Leyland cardiac arrest survivor meets community first responder who saved her life

A woman whose heart stopped beating has met the fire service first responder and paramedics who saved her life.
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Diane Fenton went into cardiac arrest at her home in Leyland in January 2023. She was in her living room when she suddenly collapsed and became unresponsive. Her husband immediately dialled 999 and began chest compressions, something Diane had taught him from working as a support worker.

Lancashire Fire and Rescue Service’s first ever community first responder, Andy Dow, was the first to arrive on scene. Community first responders are trained to provide life-saving treatment to patients in the vital first few minutes of an emergency until ambulance crews arrive. Andy acted quickly and began delivering life-saving CPR.

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Approximately five minutes after Andy’s arrival, Paramedics Gregory Hasting, Harry Hopkins, Katrina Haygarth and Senior Paramedic Andrew Graham arrived to continue providing advanced life support to Diane.

Diane Fenton with NWAS crews and community first responder Andy Dow. (Photo by Lancashire Fire & Rescue Service)Diane Fenton with NWAS crews and community first responder Andy Dow. (Photo by Lancashire Fire & Rescue Service)
Diane Fenton with NWAS crews and community first responder Andy Dow. (Photo by Lancashire Fire & Rescue Service)

Andy and the paramedics continued working on Diane before she was taken to Royal Preston Hospital to be stabilised and then onto Blackpool Victoria Hospital to have heart surgery.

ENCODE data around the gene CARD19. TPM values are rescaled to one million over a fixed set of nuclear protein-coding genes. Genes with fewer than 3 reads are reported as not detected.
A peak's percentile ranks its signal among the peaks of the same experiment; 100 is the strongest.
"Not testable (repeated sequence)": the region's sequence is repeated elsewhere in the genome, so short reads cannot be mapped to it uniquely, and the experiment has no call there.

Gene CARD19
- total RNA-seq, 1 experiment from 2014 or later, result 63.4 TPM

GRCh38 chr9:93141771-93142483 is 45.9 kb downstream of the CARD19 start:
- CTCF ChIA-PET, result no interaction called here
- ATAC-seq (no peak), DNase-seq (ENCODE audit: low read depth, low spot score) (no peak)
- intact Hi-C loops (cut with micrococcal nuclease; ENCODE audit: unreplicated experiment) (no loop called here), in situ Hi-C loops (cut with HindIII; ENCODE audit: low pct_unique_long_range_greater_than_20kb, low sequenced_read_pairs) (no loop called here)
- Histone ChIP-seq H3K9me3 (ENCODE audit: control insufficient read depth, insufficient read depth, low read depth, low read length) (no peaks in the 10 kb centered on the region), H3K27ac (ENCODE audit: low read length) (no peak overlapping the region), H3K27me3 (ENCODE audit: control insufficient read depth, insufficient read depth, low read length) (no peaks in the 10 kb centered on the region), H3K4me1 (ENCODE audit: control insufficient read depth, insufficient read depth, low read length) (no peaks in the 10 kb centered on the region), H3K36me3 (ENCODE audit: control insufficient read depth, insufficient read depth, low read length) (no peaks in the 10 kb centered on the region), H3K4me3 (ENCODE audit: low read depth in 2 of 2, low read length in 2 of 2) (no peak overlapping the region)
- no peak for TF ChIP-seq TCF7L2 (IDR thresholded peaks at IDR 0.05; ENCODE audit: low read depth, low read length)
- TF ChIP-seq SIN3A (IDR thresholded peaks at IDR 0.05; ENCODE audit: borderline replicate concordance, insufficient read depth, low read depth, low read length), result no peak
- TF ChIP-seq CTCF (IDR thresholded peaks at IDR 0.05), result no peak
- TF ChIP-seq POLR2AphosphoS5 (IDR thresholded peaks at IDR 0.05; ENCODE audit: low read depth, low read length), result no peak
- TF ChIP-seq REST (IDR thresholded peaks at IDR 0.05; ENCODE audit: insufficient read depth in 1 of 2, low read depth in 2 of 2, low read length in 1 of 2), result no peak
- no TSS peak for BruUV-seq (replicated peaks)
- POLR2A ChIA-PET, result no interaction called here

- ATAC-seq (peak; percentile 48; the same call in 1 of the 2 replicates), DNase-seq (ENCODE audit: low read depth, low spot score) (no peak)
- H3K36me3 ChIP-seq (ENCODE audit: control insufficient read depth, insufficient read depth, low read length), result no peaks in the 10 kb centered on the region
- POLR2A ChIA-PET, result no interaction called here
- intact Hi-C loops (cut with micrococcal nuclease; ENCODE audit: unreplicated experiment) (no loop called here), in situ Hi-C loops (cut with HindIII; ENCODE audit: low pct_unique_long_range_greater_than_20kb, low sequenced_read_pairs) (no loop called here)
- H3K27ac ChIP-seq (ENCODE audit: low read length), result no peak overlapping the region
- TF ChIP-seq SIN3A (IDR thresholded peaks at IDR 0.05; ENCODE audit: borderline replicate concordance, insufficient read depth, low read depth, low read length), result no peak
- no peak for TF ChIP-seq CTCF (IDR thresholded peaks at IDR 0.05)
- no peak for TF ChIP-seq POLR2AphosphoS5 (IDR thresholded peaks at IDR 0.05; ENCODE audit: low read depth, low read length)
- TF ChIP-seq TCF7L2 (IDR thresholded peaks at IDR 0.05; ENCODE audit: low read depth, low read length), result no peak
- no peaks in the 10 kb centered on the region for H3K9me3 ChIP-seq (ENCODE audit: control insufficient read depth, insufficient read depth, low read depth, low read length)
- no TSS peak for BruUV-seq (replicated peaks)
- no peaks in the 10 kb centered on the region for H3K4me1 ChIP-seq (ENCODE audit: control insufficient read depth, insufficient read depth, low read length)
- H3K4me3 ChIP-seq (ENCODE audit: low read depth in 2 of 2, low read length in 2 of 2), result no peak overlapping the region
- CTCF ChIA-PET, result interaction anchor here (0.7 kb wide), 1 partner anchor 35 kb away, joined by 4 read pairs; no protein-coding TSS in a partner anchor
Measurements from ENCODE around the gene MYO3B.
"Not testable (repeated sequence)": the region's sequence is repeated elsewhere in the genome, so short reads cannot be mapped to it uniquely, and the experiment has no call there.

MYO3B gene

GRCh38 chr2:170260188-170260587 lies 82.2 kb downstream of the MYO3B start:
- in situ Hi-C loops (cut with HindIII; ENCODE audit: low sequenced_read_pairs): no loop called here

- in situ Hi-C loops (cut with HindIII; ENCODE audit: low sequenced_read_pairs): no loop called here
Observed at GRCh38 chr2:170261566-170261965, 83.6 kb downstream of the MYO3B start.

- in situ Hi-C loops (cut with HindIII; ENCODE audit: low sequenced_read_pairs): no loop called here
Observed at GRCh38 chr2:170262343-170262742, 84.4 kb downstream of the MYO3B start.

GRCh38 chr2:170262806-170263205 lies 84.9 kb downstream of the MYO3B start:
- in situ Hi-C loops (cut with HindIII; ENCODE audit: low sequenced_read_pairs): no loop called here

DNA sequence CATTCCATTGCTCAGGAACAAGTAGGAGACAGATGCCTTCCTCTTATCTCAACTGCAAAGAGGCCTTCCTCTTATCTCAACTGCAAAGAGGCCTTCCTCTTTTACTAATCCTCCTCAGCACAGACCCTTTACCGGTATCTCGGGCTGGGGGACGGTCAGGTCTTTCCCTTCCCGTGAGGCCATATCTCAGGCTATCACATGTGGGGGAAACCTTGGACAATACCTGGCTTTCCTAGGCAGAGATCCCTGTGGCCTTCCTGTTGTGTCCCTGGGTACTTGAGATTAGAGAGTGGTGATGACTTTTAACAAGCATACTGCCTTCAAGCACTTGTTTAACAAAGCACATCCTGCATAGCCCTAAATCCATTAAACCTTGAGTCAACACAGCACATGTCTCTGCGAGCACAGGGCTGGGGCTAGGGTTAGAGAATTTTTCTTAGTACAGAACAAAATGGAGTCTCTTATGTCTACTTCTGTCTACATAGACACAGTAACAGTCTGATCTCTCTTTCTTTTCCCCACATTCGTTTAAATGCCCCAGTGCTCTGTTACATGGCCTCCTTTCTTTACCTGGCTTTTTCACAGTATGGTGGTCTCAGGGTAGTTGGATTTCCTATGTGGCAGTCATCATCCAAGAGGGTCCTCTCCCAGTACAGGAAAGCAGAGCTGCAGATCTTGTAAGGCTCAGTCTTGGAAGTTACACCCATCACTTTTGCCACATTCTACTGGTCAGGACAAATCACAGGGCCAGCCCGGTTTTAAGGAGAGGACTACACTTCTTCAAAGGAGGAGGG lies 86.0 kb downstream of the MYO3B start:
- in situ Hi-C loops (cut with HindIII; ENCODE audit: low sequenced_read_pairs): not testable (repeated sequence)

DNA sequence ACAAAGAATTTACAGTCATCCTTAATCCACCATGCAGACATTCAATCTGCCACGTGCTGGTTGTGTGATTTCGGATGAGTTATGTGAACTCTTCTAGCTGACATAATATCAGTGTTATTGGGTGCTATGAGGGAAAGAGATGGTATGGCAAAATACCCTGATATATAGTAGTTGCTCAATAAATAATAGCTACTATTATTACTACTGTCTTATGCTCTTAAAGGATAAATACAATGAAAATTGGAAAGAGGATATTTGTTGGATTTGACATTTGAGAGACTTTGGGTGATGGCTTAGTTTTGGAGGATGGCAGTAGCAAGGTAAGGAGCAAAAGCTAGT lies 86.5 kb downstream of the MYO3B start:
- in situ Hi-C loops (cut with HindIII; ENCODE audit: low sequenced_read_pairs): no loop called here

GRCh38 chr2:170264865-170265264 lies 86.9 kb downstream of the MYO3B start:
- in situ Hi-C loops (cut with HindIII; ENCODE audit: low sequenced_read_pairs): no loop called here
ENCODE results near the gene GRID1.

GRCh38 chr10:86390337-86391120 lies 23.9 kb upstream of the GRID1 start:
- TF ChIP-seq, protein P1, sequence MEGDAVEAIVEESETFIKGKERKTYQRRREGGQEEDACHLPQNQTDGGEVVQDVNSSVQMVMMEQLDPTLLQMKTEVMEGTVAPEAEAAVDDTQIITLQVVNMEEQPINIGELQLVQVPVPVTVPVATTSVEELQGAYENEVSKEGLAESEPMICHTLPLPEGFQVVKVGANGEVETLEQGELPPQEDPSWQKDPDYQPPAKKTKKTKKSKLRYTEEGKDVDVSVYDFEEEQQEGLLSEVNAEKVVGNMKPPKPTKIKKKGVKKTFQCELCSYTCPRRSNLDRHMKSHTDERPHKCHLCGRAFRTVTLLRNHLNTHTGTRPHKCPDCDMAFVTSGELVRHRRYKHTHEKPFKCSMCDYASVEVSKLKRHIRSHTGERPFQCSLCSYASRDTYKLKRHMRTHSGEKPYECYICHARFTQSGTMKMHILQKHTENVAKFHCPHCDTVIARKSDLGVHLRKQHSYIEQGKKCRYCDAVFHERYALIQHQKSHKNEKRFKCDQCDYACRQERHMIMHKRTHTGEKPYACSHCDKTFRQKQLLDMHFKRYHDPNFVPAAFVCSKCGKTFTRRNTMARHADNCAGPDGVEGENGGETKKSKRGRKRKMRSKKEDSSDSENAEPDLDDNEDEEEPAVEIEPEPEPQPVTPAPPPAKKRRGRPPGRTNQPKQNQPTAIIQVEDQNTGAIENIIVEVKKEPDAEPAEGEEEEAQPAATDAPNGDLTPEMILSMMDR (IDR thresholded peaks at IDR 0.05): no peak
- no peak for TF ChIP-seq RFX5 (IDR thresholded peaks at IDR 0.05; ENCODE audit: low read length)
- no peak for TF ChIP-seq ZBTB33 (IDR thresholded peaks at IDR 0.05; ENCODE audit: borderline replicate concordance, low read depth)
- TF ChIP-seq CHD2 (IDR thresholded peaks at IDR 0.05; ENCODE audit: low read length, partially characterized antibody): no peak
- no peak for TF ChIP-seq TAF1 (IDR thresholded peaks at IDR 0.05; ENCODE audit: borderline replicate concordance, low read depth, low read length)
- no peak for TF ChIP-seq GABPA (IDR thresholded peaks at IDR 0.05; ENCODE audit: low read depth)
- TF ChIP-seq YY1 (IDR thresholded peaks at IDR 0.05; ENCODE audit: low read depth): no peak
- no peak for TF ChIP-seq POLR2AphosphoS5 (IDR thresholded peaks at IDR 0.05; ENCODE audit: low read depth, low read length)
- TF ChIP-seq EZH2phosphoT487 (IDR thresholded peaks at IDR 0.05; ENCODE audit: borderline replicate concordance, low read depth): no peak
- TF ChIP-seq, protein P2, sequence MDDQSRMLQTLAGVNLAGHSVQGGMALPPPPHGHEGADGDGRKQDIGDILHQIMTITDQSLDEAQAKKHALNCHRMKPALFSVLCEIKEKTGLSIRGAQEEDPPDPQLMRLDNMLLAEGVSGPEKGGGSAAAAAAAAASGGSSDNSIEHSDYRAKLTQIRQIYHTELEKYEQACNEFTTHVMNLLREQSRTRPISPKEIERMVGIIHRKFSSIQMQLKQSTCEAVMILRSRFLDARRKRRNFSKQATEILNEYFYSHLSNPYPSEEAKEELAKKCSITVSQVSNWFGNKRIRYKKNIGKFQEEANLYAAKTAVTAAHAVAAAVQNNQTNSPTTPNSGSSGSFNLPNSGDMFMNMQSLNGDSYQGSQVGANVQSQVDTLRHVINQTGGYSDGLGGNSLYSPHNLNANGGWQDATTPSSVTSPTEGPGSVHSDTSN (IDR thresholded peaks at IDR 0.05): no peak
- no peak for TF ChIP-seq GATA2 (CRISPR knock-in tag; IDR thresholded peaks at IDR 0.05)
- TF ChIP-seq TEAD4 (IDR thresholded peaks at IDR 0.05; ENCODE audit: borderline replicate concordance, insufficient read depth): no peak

Diane said: “If it wasn’t for Andy and the paramedics, the outcome could have been a lot different.

Two weeks after her cardiac arrest and hospital admittance, Diane was back home with her husband - fully recovered. She returned to work and has since been to visit Andy at Leyland Fire Station to thank him for saving her life.

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“Andy has been absolutely fantastic. He’s come to my house two or three times since it happened and asked how I am.”

“How can you say thank you to someone who’s saved your life? This for me, to come to Leyland Fire Station and say thank you to all of them, it means a lot,” she said.

In the UK there are over 30,000 out-of-hospital cardiac arrests (OHCA) a year where emergency services attempt to resuscitate the person. However, the survival rate is low – less than one in 10 people in the UK survive an OHCA.

Chances of survival can increase if CPR is performed on the person as quickly as possible.

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Andy said he has always wanted to help people and his passion for helping his community inspired him to train to be a first responder, having been involved with St John’s Ambulance since he was six-years-old.

He said: “I wanted to be able to give back to the community, so I became a community first responder to take that further step and help more people.

“I have that passion to help others and jobs like this is what it’s all about. It also proves that early access to CPR and a defibrillator can make that all important difference and ultimately save lives.”

Andy added: “I encourage more people to learn CPR and how to use a defibrillator.”

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Lancashire Fire and Rescue Service is running a trial involving non-operational staff volunteering as community first responders, supporting North West Ambulance Service.

Volunteers respond to life threatening emergencies in their communities from the workplace and administer first aid in the initial vital minutes before North West Ambulance Service colleagues arrive. The partnership aims to save lives in Lancashire’s communities.

Andy and Diane are the first guests in Lancashire Fire and Rescue Service's brand-new podcast series, Out of the Ashes: Stories from Lancashire. You can listen to the episode here.

Anyone can save a life and it can be just a matter of minutes to learn these skills. It could make the difference between life and death for someone.

You can learn how to save a life here.